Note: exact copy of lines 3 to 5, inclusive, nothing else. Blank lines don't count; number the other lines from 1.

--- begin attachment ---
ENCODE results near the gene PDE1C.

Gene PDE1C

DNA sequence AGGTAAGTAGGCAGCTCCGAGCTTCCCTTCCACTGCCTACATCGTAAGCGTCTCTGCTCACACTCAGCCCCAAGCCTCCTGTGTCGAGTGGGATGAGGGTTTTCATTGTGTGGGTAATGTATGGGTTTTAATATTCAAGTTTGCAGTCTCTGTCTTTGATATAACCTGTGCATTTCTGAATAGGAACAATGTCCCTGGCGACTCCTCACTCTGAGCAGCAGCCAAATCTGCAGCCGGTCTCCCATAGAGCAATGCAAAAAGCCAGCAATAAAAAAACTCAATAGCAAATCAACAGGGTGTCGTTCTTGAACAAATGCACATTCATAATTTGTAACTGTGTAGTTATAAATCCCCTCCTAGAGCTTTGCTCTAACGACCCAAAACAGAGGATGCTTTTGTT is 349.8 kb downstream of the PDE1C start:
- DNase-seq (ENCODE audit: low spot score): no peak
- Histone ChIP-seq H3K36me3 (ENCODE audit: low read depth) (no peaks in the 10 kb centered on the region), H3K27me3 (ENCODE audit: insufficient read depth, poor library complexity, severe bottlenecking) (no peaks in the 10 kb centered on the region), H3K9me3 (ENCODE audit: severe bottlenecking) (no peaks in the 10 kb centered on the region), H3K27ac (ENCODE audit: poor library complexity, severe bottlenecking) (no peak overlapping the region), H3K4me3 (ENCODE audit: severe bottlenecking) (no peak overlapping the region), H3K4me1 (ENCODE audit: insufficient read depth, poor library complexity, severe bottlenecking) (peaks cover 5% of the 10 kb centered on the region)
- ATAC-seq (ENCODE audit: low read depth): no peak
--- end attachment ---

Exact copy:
DNA sequence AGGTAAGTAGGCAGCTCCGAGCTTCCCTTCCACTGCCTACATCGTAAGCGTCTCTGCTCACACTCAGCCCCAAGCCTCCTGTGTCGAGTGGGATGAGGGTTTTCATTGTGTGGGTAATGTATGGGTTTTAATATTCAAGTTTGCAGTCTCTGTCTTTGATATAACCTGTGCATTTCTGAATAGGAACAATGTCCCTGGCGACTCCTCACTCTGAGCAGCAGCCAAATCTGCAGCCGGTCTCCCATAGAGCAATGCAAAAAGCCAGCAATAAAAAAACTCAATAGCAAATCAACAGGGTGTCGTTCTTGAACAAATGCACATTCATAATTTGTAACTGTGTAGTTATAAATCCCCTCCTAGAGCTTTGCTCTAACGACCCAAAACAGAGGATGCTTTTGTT is 349.8 kb downstream of the PDE1C start:
- DNase-seq (ENCODE audit: low spot score): no peak
- Histone ChIP-seq H3K36me3 (ENCODE audit: low read depth) (no peaks in the 10 kb centered on the region), H3K27me3 (ENCODE audit: insufficient read depth, poor library complexity, severe bottlenecking) (no peaks in the 10 kb centered on the region), H3K9me3 (ENCODE audit: severe bottlenecking) (no peaks in the 10 kb centered on the region), H3K27ac (ENCODE audit: poor library complexity, severe bottlenecking) (no peak overlapping the region), H3K4me3 (ENCODE audit: severe bottlenecking) (no peak overlapping the region), H3K4me1 (ENCODE audit: insufficient read depth, poor library complexity, severe bottlenecking) (peaks cover 5% of the 10 kb centered on the region)